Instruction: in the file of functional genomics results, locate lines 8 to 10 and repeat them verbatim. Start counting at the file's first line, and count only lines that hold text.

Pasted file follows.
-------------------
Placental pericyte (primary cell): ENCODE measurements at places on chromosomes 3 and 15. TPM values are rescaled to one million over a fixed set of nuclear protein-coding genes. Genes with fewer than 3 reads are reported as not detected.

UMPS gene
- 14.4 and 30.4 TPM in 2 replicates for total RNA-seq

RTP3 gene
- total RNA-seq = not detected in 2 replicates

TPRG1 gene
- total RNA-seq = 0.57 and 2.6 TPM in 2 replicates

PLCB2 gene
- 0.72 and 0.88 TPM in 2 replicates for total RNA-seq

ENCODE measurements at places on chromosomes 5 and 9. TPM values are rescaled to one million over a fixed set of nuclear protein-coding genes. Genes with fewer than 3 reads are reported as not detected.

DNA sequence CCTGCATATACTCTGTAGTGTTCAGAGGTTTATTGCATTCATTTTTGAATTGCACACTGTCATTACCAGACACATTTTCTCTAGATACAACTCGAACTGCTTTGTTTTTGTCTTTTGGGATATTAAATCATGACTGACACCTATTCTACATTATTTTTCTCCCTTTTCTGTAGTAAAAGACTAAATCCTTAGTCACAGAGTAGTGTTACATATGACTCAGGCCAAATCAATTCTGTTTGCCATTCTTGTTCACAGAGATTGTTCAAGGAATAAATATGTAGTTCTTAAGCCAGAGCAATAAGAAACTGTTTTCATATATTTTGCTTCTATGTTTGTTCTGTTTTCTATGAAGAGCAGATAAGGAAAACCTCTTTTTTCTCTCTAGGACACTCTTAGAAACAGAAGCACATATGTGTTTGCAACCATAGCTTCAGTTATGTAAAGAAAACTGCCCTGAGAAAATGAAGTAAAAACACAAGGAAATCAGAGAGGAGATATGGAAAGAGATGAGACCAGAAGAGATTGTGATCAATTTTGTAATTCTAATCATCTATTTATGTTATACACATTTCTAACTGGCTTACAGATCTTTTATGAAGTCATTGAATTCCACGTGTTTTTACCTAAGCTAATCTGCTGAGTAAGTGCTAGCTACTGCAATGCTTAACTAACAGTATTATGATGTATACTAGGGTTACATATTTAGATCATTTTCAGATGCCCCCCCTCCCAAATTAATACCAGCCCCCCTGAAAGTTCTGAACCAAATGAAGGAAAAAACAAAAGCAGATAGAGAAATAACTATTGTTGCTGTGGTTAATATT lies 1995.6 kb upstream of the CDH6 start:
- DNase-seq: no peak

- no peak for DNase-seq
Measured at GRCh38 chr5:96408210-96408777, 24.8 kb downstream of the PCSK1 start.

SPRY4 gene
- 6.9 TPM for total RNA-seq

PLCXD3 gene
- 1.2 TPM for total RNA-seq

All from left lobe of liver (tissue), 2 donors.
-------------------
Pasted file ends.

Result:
PLCB2 gene
- 0.72 and 0.88 TPM in 2 replicates for total RNA-seq

ENCODE measurements at places on chromosomes 5 and 9. TPM values are rescaled to one million over a fixed set of nuclear protein-coding genes. Genes with fewer than 3 reads are reported as not detected.